The Meaning of Religion Project is led by researchers at the University of California, Santa Barbara, and it’s the qualitative half of a longitudinal study of how faith and values are passed down across generations. It’s a joint project with researchers at Syracuse University, who are conducting a survey. The project is funded by the John Templeton Foundation.
The Longitudinal Study of Generations was initiated in 1970 to investigate how values are transmitted within families across generations. This wave of the study adopts a mixed methods approach, combining a large-scale survey with interviews. For the current wave of the study, we will survey roughly 1,700 members of the original southern California families who participated in 1970-1971, including their third-, fourth-, and fifth-generation descendants. We will also interview 150 of those who have completed the survey.
We are interviewing young people, their parents, and their grandparents because we want to compare different generations and understand changes over time. Because we want to understand how deeply held beliefs and worldviews influence what people value, our interview sample emphasizes diversity and includes those who are religious, spiritual, or secular.
Our interviews inquire about a range of subjects, including life history, relationships with family members, values and beliefs, and religion-related behaviors.
Prior research has shown that younger generations of Americans are less likely to identify as religious than older generations. More than one-third of millennials, who are those born after 1980, describe themselves as having “no religion” or “no belief in God.” Research has also shown an increase in religious and spiritual diversity, with many people today identifying as “spiritual but not religious” or drawing on multiple religions in their beliefs and practices. Amidst this secularization and diversification, evidence also points to strengthened prosocial (humanitarian and collectivistic) values in millennials compared to preceding generations.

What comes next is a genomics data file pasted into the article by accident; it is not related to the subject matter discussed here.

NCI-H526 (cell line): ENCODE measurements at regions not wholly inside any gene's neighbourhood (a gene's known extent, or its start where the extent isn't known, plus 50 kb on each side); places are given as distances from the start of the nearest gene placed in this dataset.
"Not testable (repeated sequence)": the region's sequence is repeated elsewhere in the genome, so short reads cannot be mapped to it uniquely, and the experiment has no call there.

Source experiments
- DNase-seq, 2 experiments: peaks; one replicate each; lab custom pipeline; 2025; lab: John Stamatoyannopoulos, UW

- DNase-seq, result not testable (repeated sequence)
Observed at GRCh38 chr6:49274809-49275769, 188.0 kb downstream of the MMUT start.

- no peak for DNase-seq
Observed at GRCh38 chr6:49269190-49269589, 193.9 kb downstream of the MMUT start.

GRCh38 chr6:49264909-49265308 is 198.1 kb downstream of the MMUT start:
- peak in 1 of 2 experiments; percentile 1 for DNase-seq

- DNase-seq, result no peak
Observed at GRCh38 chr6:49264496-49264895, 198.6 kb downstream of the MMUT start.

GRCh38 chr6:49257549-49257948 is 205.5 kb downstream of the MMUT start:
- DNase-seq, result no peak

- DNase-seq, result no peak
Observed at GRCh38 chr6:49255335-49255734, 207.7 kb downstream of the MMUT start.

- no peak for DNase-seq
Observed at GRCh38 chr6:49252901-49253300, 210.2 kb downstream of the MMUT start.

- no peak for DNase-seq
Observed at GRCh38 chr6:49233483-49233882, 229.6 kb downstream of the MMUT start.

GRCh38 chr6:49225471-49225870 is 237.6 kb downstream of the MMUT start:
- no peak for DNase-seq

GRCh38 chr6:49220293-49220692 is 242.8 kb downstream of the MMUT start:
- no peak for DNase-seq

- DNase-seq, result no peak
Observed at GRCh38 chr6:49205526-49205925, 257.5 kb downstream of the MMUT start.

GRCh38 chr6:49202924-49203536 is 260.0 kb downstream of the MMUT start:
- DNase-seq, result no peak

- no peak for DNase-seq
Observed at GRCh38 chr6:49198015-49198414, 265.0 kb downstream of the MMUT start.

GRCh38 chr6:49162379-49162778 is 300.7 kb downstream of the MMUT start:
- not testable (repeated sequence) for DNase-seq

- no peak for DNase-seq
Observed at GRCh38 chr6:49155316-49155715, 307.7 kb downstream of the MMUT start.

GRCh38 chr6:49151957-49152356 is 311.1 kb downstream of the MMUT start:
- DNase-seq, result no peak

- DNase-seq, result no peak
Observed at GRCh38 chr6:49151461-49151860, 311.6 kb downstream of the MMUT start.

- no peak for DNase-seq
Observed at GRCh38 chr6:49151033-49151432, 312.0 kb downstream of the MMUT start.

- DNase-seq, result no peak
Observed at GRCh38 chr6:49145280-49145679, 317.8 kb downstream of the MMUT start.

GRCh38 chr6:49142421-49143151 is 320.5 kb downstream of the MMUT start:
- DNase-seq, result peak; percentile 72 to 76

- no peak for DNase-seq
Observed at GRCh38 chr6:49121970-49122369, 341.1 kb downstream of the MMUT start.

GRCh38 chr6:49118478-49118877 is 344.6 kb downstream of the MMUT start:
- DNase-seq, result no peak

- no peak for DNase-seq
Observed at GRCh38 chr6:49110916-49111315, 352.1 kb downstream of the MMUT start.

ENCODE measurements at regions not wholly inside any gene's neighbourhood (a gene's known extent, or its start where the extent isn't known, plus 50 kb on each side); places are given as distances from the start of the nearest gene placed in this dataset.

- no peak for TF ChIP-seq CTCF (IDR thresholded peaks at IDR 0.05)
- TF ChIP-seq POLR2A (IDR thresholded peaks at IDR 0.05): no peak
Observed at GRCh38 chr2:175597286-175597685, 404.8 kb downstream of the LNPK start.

Our goal is to understand the relationships among prosocial values, religion, spirituality, and secularism, especially for younger generations. How are families transmitting values from one generation to the next, with and without the aid of religion? How are people sharing and acting on their values, inside and outside of religious institutions? How has the role, significance, and meaning of religion changed with its ostensible decline?
Our project will provide a new picture of the changing landscape of American religion by attending to the diverse ways that people live their values, be they religious, spiritual, or secular.
This research is approved by the Human Subjects Committee of the University of California, Santa Barbara, and the Human Research Protections Program at Syracuse University.
By clicking here, you can find out more about our companion project, the Secular Communities Survey, which focuses more on very secular people and compares them with others who are non-religious.